Notification based on INotifyPropertyChanged and INotifyCollectionChanged is exactly what you need. To simplify your life with subscription to property changes, compile-time validation of property name, avoiding memory leaks, I would advice you to use PropertyObserver from Josh Smith's MVVM Foundation. As this project is open source, you can add just that class to your project from sources.

To understand, how to use PropertyObserver read this article.

Also, have a look deeper at Reactive Extensions (Rx). You can expose IObserver<T> from your model and subscribe to it in view model.

Solution 7 - C#

I have been advocating the directional Model -> View Model -> View flow of changes for a long time now, as you can see in the Flow of Changes section of my MVVM article from 2008. This requires implementing INotifyPropertyChanged on the model. As far as I can tell, it's since become common practice.

Because you mentioned Josh Smith, take a look at his PropertyChanged class. It's a helper class for subscribing to the model's INotifyPropertyChanged.PropertyChanged event.

You can actually take this approach much further, as I have recenty by creating my PropertiesUpdater class. Properties on the view-model are computed as complex expressions that include one or more properties on the model.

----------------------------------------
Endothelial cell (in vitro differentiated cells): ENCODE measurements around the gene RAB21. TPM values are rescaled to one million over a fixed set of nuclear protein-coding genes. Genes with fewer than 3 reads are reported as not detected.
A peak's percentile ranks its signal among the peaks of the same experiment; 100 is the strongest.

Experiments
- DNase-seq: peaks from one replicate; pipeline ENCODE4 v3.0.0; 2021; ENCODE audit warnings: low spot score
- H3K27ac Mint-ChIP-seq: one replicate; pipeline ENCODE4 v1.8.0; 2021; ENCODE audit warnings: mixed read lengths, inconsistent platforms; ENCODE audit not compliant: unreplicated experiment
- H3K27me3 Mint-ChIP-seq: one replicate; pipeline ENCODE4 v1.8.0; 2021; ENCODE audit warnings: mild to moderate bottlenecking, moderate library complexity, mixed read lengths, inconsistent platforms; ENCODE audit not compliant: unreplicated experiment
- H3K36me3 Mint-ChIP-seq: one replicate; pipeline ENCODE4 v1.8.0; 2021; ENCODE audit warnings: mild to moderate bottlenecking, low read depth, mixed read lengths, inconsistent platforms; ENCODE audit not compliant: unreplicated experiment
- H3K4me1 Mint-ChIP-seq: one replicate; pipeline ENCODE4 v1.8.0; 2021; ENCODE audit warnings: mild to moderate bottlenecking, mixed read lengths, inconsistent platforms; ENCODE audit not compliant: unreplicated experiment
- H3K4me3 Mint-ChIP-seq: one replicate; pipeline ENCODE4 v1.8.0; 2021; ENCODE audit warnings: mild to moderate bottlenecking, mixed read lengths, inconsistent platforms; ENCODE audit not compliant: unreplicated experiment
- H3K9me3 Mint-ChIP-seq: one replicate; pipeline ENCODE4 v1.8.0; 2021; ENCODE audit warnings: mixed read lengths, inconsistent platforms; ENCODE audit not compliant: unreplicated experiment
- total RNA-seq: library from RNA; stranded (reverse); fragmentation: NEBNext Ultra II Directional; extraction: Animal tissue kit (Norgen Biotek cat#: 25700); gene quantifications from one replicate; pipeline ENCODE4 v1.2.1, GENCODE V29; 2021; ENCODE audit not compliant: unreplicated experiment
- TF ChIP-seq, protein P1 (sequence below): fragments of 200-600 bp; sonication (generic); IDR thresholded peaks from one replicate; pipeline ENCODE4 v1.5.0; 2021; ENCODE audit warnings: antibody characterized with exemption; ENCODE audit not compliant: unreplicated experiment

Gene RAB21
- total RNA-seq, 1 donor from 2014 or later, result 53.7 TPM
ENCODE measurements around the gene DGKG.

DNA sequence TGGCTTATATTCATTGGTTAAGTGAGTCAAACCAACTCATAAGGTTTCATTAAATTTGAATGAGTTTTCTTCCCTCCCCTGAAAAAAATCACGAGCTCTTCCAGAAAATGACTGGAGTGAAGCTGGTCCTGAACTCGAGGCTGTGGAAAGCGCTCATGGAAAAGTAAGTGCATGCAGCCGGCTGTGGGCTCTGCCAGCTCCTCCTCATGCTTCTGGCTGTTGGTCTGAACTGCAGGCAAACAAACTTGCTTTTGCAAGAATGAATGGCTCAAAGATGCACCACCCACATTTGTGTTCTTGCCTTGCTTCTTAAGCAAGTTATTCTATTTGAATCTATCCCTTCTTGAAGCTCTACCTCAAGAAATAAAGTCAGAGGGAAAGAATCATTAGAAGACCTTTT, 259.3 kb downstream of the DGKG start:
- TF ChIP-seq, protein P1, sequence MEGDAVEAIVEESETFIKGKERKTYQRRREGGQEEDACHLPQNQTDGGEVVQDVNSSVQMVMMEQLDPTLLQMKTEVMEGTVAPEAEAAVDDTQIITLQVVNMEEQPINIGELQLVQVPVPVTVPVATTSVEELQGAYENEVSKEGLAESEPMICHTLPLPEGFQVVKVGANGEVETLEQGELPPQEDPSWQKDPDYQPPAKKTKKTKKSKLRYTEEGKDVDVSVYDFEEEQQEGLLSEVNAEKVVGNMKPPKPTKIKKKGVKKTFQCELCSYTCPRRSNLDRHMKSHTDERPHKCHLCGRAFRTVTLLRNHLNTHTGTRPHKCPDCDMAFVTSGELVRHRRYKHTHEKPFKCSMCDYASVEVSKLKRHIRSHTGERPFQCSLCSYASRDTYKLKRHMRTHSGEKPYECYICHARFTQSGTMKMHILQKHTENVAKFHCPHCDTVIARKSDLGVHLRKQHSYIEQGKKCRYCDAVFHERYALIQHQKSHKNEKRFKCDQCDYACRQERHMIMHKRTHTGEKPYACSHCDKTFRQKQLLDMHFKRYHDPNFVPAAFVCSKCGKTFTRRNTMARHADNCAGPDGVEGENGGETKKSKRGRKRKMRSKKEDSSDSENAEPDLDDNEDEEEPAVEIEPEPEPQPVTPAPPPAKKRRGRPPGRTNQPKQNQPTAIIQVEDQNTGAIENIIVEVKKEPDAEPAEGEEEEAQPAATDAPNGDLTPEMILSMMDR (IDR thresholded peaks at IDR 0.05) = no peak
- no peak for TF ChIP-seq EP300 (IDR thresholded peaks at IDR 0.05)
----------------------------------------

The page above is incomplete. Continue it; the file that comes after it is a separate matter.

Solution 8 - C#

The guys did an amazing job answering this but in situations like this i really feel that the MVVM pattern is a pain so i would go and use a Supervising Controller or a Passive View approach and let go of the binding system at least for model objects that are generate changes on their own.

Solution 9 - C#

There's nothing wrong to implement INotifyPropertyChanged inside Model and listen to it inside ViewModel. In fact you can even dot into model's property right in XAML : {Binding Model.ModelProperty}

As for dependent / calculated read-only properties, by far I haven't seen anything better and simpler than this: It's very simple but incredibly useful, it's really "Excel formulas for MVVM" - just works same way as Excel propagating changes to formula cells without extra effort from your side.